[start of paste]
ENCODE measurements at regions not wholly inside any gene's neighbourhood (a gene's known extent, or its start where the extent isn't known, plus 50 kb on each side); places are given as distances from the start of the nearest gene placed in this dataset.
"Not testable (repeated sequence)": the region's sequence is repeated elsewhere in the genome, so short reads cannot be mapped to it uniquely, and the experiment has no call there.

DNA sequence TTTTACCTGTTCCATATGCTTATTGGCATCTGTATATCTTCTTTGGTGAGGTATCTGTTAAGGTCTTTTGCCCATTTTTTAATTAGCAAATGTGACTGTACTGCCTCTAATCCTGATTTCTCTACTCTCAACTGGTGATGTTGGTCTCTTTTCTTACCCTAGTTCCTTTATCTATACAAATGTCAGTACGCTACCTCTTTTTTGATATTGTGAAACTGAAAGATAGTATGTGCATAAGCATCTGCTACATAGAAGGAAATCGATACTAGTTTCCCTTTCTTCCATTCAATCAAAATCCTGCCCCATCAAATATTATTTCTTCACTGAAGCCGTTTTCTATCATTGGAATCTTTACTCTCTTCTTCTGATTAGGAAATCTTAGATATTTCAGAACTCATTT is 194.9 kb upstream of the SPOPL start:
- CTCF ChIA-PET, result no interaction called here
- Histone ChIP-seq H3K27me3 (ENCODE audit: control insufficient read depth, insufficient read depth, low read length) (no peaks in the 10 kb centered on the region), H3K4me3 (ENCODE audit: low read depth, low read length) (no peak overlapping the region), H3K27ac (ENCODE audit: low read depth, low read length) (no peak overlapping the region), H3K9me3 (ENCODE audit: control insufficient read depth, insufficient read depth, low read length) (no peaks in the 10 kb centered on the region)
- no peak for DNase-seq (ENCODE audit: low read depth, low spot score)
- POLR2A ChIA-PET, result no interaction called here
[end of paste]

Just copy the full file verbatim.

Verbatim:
ENCODE measurements at regions not wholly inside any gene's neighbourhood (a gene's known extent, or its start where the extent isn't known, plus 50 kb on each side); places are given as distances from the start of the nearest gene placed in this dataset.
"Not testable (repeated sequence)": the region's sequence is repeated elsewhere in the genome, so short reads cannot be mapped to it uniquely, and the experiment has no call there.

DNA sequence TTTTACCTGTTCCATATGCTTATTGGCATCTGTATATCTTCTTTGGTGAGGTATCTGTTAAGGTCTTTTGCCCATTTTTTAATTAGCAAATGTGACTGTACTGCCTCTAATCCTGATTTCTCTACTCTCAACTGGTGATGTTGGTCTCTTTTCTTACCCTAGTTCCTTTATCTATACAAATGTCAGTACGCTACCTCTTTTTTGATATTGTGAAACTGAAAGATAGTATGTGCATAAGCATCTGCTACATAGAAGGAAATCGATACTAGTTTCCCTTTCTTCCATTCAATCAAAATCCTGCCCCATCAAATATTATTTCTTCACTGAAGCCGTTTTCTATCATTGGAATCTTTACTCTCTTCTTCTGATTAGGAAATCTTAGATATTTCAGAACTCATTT is 194.9 kb upstream of the SPOPL start:
- CTCF ChIA-PET, result no interaction called here
- Histone ChIP-seq H3K27me3 (ENCODE audit: control insufficient read depth, insufficient read depth, low read length) (no peaks in the 10 kb centered on the region), H3K4me3 (ENCODE audit: low read depth, low read length) (no peak overlapping the region), H3K27ac (ENCODE audit: low read depth, low read length) (no peak overlapping the region), H3K9me3 (ENCODE audit: control insufficient read depth, insufficient read depth, low read length) (no peaks in the 10 kb centered on the region)
- no peak for DNase-seq (ENCODE audit: low read depth, low spot score)
- POLR2A ChIA-PET, result no interaction called here